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A UW-Madison student pleaded guilty to sneaking into President Donald Trump’s Mar-a-Lago resort last fall and apologized this week for wasting Secret Service members’ time.

Mark Lindblom, who was 18 and a college freshman at the time of the incident, got in line with other guests and entered a restricted area of the club in late November. He remained on the property for about 20 minutes until Secret Service agents discovered him, according to court records filed Monday in the U.S. District Court for the Southern District of Florida.

Lindblom entered the resort on Nov. 23, Black Friday, when Trump was visiting his “Winter White House” over the Thanksgiving holiday.

He did not come in contact with the president or first lady Melania Trump, according to a Secret Service statement provided to CNN.

An email sent to Lindblom was not immediately returned Wednesday. A man who answered the phone number listed as Lindblom’s number on the UW-Madison student directory said he was not Lindblom.

University spokeswoman Meredith McGlone confirmed Lindblom is enrolled at UW-Madison without a declared major. She declined to comment on Lindblom’s case in particular, citing the Family Educational Rights and Privacy Act of 1974 (FERPA), which protects the privacy of student education records.

Speaking generally, McGlone said any time a student is involved in criminal activity, whether on or off campus, the university reviews the situation and takes appropriate action based on UW-Madison’s conduct policies.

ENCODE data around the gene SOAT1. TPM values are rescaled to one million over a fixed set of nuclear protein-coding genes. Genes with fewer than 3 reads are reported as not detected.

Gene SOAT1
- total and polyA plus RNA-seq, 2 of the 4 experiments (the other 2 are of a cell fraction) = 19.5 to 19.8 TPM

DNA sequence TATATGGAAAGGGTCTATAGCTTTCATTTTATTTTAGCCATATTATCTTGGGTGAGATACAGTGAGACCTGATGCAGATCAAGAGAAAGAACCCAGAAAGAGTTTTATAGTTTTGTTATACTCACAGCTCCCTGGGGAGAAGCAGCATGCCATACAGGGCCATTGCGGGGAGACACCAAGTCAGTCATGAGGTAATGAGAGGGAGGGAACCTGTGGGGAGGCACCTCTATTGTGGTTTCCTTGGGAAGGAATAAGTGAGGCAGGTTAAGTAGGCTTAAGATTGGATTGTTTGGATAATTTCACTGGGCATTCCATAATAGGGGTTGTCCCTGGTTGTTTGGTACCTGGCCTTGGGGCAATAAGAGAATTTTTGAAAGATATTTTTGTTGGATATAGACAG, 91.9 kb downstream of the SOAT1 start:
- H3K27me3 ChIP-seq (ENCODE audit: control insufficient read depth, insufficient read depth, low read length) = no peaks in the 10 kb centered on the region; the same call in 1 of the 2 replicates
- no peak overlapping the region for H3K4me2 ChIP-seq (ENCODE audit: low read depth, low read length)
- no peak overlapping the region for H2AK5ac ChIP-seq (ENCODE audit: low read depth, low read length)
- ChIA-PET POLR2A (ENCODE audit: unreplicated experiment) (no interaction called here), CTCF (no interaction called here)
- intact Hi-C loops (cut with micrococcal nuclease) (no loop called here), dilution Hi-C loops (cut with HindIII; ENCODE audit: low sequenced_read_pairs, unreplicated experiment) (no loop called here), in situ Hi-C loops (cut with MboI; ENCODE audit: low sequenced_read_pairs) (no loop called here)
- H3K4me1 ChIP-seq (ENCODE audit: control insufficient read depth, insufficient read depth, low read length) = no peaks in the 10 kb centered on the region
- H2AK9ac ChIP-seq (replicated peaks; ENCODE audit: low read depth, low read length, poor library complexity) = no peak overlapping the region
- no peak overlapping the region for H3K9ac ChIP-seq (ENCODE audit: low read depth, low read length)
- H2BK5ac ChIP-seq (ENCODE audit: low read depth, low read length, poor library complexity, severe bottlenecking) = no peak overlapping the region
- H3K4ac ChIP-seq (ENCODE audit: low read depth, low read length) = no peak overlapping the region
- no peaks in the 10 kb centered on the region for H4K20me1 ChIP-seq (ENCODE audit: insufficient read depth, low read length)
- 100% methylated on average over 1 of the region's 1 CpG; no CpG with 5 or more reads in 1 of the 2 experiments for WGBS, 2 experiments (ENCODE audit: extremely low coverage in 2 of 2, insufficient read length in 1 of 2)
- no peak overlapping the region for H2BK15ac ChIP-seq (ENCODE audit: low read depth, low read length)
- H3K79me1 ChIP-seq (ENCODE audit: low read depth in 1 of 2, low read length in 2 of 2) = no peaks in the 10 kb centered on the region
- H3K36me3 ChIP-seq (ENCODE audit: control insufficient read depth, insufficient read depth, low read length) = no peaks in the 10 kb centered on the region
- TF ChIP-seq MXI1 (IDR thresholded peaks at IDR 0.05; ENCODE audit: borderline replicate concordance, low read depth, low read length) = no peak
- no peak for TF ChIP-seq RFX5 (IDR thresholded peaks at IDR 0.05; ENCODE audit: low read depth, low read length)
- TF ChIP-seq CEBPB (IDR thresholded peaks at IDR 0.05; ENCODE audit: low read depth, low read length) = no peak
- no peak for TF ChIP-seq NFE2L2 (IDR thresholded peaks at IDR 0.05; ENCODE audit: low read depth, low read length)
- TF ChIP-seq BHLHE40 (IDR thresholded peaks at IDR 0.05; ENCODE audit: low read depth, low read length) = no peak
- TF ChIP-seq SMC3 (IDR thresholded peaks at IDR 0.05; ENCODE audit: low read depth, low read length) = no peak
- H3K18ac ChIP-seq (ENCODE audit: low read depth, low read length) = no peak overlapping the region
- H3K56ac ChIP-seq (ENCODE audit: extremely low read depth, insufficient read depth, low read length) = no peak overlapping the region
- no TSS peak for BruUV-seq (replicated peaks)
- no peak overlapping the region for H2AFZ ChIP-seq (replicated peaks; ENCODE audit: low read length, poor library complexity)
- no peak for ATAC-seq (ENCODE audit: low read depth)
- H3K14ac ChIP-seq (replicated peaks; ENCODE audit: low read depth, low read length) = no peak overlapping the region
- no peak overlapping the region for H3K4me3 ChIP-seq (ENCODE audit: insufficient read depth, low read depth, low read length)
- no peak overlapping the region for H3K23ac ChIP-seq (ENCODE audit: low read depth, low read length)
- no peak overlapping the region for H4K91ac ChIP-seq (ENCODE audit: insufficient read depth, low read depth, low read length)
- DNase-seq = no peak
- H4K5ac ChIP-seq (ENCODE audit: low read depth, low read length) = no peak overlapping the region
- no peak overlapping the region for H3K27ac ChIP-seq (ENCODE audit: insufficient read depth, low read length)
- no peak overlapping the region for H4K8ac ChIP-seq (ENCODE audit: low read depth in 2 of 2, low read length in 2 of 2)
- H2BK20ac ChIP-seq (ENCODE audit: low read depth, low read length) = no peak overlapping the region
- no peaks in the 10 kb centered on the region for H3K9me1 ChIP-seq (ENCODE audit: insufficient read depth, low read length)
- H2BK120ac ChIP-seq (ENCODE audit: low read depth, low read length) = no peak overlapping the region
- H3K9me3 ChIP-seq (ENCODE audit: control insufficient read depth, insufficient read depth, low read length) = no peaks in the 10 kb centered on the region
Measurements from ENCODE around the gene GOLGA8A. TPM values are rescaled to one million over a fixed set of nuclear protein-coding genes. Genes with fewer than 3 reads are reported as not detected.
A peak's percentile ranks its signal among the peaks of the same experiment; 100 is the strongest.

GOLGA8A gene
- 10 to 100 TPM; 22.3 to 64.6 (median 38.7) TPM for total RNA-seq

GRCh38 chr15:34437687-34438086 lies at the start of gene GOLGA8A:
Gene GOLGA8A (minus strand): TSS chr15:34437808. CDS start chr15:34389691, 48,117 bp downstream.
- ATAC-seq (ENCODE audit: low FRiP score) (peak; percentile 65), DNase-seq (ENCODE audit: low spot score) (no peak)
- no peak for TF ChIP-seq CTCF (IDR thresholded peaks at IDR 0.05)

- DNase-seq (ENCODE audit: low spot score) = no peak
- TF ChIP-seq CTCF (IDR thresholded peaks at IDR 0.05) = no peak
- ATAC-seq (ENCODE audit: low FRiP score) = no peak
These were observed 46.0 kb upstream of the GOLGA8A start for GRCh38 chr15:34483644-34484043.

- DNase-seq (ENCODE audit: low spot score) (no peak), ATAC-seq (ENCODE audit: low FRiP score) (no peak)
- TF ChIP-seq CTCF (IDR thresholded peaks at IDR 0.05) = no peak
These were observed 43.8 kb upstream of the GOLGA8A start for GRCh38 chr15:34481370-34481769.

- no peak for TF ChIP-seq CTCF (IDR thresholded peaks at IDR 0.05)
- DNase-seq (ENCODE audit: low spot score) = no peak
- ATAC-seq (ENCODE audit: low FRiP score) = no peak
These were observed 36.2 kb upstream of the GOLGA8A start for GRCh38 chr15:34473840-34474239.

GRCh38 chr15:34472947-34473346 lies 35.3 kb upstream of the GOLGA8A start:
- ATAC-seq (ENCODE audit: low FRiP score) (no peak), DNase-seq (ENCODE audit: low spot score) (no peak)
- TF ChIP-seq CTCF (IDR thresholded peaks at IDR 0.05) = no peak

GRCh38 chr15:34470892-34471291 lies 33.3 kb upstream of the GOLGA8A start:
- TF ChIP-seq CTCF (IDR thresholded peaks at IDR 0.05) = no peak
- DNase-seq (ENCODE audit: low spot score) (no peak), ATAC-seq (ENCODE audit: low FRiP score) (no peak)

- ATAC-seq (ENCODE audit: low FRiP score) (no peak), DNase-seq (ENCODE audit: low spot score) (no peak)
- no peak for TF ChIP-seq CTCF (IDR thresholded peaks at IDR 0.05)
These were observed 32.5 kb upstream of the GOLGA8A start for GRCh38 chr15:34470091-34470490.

Neither Lindblom nor his family were members of the club. His grandparents were members of a neighboring club, according to the Palm Beach Post, which first reported the story.

A judge sentenced Lindblom Tuesday to one year of probation and a $25 fine. The light sentence was based on prosecutors’ determination that Lindblom meant no harm and made a “foolish decision.”

“I wanted to see how far I could get,” Lindblom told Judge William Matthewman. “These men and women are dedicated to serve us and protect the president. I’m so sorry for wasting their time.”

Matthewman said he was sure Lindblom will “become a productive member of society despite this youthful indiscretion.”

More recently, a Chinese woman, Yujing Zhang, was arrested for making false statements to a federal officer after she gained access to Mar-a-Lago at a time when Trump was not there. Officials found cellphones, a laptop and thumb drive on her in March when they discovered the breach.

Zhang has pleaded not guilty to the charges.

The Associated Press contributed to this report.

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Kelly Meyerhofer covers higher education for the Wisconsin State Journal. She can be reached at 608-252-6106 or kmeyerhofer@madison.com.